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Police on Bikes

NDW police officers take on the high-speed turns and takedowns of the NAS Patuxent River law enforcement bicycle course, the only one of its kind in the area. During their 40 hours of training, officers also learn how to pursue suspects in the dark, how to take down suspects safely and how to navigate various obstacles.

by Brian Jaffe Pax River Public Affairs

On a hot afternoon when most would be working in air conditioned offices, six police officers braved the heat while pushing themselves to the limit as they practiced their bicycle takedowns and high-speed turns.

Two NDW and four Police Officers from Bethesda spent more than 40 hours in Pax River, at the NDW region's only bicycle training site, learning how to take down suspects, ride safely in the dark and how to pursue suspects at high speeds and over various obstacles.

"They get about 20 hours of classroom time, where they learn patrol procedures," said Sgt. Steve Schuyler, one of the bike instructors here. "They also get 20-28 hours of road time." Schuyler is joined by Sgt. Kirk Steib in instructing the class.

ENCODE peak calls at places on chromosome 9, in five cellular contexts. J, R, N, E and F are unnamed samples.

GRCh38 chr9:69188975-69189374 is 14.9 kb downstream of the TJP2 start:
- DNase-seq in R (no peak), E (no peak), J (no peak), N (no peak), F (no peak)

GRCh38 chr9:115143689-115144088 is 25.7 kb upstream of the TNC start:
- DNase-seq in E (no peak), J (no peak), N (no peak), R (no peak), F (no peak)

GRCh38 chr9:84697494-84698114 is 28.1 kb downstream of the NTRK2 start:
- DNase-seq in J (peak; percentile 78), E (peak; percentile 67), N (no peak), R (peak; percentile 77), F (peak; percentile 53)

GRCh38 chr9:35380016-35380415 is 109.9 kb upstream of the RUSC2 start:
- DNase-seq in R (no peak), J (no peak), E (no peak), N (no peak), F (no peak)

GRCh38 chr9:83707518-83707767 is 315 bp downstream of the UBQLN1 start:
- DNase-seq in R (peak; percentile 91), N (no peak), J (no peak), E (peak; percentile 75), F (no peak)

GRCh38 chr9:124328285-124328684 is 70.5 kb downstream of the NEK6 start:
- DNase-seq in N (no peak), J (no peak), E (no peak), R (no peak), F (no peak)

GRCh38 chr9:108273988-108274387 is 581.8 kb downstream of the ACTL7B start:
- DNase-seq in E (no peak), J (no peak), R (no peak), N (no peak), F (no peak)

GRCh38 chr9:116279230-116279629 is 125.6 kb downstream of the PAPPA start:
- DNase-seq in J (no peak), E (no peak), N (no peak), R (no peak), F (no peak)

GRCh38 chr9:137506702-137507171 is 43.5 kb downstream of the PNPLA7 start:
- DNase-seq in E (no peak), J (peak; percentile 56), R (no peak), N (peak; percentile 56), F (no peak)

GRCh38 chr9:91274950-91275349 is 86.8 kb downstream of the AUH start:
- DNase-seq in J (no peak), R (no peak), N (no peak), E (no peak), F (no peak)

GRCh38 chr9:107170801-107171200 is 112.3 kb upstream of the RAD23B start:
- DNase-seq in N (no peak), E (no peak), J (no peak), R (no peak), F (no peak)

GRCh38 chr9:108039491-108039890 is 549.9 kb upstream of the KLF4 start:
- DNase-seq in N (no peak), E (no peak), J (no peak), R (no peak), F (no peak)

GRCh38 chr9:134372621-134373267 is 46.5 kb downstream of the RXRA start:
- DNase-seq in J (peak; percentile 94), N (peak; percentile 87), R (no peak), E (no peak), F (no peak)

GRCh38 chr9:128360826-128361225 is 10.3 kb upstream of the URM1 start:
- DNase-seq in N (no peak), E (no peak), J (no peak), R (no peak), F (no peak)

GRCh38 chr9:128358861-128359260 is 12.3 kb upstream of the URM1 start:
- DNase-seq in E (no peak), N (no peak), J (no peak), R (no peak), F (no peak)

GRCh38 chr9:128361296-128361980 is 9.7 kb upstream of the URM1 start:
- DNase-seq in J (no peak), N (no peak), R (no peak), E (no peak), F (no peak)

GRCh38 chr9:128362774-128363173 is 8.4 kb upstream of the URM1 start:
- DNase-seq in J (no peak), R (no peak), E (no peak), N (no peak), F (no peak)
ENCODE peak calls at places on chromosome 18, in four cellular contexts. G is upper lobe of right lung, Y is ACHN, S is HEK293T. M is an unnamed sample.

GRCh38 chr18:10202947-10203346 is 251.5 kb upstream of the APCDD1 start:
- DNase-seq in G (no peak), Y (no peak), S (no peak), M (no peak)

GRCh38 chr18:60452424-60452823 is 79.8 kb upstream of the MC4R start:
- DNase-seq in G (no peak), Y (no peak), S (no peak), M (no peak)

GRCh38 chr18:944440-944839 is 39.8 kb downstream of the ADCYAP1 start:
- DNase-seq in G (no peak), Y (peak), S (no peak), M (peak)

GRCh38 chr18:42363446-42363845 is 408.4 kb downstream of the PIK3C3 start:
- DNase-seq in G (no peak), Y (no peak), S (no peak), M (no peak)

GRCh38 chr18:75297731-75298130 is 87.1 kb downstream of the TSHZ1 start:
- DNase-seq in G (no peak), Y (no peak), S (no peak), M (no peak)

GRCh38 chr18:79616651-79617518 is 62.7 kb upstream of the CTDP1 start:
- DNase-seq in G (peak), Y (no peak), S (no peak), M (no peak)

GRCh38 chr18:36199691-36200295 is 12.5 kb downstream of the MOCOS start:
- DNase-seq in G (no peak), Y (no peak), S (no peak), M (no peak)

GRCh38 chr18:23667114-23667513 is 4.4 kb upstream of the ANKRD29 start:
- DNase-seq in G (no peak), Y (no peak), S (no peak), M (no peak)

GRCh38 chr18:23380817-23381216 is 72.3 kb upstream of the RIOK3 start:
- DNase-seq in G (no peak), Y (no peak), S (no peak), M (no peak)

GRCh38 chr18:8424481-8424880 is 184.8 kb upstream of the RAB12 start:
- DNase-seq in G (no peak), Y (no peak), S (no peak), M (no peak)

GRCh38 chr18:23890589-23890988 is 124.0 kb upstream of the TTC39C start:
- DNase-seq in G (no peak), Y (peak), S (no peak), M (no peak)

On this particular day, the trainees were practicing hook-turns and power slides. Hook turns are controlled skids, which bike police use to quickly turn around when a suspect changes direction. To properly accomplish the hook-turn, the feet must remain on the pedals during the skid so that the officer can immediately resume pursuit once the turn is complete.

Power slides are used to take down suspects, and also involve controlled skids. The principle behind the power slide is that the riding officer will skid so that the bike's rear wheel slides into the suspects foot, taking the suspect down. These officers used small orange cones as their suspects.

The practice area also includes several ramps and staircases to allow the trainees to practice riding over difficult terrain, much of which is encountered while pursuing suspects.

In order to pass the class, there are two tests required. One is a written exam, the other is a grueling 45 minute riding test through an obstacle course in which the trainees must demonstrate mastery of the maneuvers they have learned.

Maj. Garrel Mercer, acting Chief NAS Patuxent River Police, said he was proud to support the NDW region by offering this service and providing training to officers region wide.

"When we first started, we had to provide our own gear, our own bikes," Mercer said. "In the past few years we have really made progress to get where we are today. We are the only location in the region with this training."

Mercer and Schuyler said one of the goals the training has is to develop more instructors for the bike classes so that training can be brought to other areas in the region.

As for the class making hook turns and doing power slides on that hot June afternoon, they had a long way to go, including a nighttime ride the following evening.

"They average about 60 miles of road time," Mercer said. "That's not counting the time practicing here."

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